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September 14, 2011

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Fascinating life of many facets

DR Silvia Kettelhut is a writer, a translator, a researcher on successful Chinese women, a Shanghai historical preservationist - and the wife of the German Consul General. She talks to Shanghai Daily.

Silvia Kettelhut started to learn Chinese many years ago "out of wanderlust" because she wanted to get to know new cultures, especially languages. By now the seasoned German traveler knows China well - she has spent more than a decade of her life in the country.

Today she is Dr Kettelhut - writer, translator, a Shanghai historical preservationist and documentarian of successful Chinese businesswomen. She is also involved in charity work.

Dr Kettelhut, a native of Lubeck in northern Germany, is also the wife of the German Consul General in Shanghai, Dr Wolfgang Rohr, posted here for a second time in 2010 (their first Shanghai posting was from 2002-2006, then they returned to Germany).

Dr Kettelhut came to China in the 1980s when China had just "opened up." She lived and worked in Nanjing, capital city of Jiangsu Province, and in Beijing. Her doctoral degree is in Chinese studies and her thesis is about the role of women in Lao She's literary work.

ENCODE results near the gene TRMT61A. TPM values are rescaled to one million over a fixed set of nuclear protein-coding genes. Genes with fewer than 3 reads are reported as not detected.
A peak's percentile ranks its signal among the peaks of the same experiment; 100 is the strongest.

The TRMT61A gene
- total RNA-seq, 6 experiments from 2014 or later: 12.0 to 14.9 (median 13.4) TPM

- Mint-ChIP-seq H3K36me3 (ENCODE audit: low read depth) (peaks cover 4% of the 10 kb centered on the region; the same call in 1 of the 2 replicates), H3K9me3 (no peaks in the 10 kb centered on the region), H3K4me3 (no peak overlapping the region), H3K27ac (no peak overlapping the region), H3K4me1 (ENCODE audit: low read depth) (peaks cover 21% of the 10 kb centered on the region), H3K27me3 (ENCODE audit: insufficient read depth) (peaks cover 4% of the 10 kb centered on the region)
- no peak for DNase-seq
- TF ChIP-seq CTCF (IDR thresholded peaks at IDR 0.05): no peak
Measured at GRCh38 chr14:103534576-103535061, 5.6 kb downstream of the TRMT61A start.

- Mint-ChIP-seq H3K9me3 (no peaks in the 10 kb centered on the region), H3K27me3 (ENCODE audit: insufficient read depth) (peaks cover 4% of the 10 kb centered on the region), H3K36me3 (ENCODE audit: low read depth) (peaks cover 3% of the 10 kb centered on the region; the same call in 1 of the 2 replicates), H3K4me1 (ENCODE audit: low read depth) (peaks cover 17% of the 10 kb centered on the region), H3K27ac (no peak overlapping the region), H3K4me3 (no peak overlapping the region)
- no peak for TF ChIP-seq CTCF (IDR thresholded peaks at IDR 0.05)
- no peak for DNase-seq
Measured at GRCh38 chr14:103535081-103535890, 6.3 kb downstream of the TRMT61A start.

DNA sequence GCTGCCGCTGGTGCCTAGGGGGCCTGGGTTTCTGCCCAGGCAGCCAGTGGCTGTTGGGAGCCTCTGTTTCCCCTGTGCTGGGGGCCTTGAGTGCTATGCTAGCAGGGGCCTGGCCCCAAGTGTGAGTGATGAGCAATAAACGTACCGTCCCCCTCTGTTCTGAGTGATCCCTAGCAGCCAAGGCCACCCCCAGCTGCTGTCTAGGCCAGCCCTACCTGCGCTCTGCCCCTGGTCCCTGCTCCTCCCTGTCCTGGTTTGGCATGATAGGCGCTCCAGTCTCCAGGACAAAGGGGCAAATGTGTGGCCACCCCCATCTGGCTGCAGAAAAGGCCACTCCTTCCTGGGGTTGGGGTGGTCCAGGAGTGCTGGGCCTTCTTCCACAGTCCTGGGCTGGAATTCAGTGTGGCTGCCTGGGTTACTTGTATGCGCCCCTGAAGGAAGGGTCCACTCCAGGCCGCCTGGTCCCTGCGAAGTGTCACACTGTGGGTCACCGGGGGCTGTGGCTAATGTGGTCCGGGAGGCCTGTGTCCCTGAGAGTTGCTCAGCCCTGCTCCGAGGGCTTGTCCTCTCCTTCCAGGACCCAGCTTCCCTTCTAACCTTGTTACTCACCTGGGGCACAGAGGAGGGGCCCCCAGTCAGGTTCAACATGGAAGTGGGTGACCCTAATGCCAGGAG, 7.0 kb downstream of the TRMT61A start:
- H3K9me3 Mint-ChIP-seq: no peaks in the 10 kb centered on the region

She is a writer of German children's detective stories ("Peacock Island's Blue Hour" is her first book) and a literary translator of Chinese works into German.

In 1997 she translated Wang Anyi's "Between Shores" ("Mi Ni," 1991) and in 2006 Su Shuyang's "China: Introduction to History, Culture and Civilization" (2005). She has just finished the translation of a Chinese work about German landmarks and cultural footprints in Shanghai.

In Shanghai Dr Kettelhut discovered another side of China.

"My interest in the history of foreigners in Shanghai started when my family and I first moved to this residence. The villa is a well-preserved and beautiful building, with many gems and secrets to discover. It captivated me immediately," recalls Dr Kettelhut about the official residence of the German Consul General.

In the villa she was inspired to write "Have Assumed Charge. German Consulate, Shanghai - Impressions of 150 Years." It covers the long history of the consulate and consuls and shows in pictures and documents the changing life in China. Sometimes it shows that nothing changed at all.

The biggest change is the speed of communication. Not so long ago, when e-mails and Internet were not available and further back when phones were unavailable, consuls were sometimes forced to make decisions without first consulting their government. The post could not keep up with the changing situation in China.

In 2003 Dr Kettelhut co-founded Explore Shanghai Heritage. "The idea was to share our knowledge and to help avoid the mistakes we made in Europe, when we started to restore and renovate our historic sites," Dr Kettelhut explains.

One goal is the actual preservation of buildings and restoration of original details. Another is helping young Chinese and expats understand Shanghai's architectural heritage through monthly lectures. Topics vary but they are always about Chinese culture.

Explore Shanghai Heritage has developed walking maps and tours of the former Jewish ghetto, Suzhou Creek and the architecture of Laszlo Hudec.

After Dr Rohr's first posting to Shanghai ended, the family returned to Berlin in 2007, but Dr Kettelhut took more than memories of China along.